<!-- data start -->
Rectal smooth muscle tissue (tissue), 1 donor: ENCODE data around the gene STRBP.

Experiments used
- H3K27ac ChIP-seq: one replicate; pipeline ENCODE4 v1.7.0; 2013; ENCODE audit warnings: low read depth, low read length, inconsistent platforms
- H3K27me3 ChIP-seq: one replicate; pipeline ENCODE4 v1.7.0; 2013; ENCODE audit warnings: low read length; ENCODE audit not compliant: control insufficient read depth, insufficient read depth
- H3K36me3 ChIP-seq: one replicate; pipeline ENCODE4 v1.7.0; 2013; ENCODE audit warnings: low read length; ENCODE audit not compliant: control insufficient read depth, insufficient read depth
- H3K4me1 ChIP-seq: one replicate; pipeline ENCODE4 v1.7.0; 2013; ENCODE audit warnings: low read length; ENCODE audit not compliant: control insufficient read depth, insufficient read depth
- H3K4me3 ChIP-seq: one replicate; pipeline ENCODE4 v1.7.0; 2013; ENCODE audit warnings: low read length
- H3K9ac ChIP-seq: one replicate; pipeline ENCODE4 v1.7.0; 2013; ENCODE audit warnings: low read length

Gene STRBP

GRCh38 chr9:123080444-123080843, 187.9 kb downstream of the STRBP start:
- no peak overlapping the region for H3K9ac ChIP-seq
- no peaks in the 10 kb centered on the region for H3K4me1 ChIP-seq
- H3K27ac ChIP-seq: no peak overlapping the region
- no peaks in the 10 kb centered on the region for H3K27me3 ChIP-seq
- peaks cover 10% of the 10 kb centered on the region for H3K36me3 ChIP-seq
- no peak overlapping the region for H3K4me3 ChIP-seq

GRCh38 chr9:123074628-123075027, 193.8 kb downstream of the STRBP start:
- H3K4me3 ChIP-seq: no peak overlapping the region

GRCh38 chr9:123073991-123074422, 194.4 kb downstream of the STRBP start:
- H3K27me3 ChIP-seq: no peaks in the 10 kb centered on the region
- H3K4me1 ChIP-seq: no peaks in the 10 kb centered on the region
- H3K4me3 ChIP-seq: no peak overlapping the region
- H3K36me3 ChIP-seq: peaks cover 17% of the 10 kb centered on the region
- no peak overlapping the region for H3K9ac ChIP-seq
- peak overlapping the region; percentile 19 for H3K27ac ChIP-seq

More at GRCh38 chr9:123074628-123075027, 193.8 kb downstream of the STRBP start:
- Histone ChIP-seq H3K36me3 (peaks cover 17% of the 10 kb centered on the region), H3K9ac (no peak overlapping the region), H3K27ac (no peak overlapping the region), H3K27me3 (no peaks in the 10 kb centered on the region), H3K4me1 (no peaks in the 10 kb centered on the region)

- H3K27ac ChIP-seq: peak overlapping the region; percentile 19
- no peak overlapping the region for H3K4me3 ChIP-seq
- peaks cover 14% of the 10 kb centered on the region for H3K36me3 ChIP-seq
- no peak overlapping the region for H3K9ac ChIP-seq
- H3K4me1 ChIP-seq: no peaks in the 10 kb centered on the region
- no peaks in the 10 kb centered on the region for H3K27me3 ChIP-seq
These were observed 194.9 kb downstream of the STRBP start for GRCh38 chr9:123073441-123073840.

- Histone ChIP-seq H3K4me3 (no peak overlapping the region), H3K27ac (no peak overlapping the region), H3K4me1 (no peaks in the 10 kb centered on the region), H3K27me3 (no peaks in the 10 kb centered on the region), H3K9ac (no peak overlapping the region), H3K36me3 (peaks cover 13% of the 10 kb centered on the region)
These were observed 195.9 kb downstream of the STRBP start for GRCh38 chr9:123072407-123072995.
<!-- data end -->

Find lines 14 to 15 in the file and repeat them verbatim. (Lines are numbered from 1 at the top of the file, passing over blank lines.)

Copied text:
- no peaks in the 10 kb centered on the region for H3K27me3 ChIP-seq
- peaks cover 10% of the 10 kb centered on the region for H3K36me3 ChIP-seq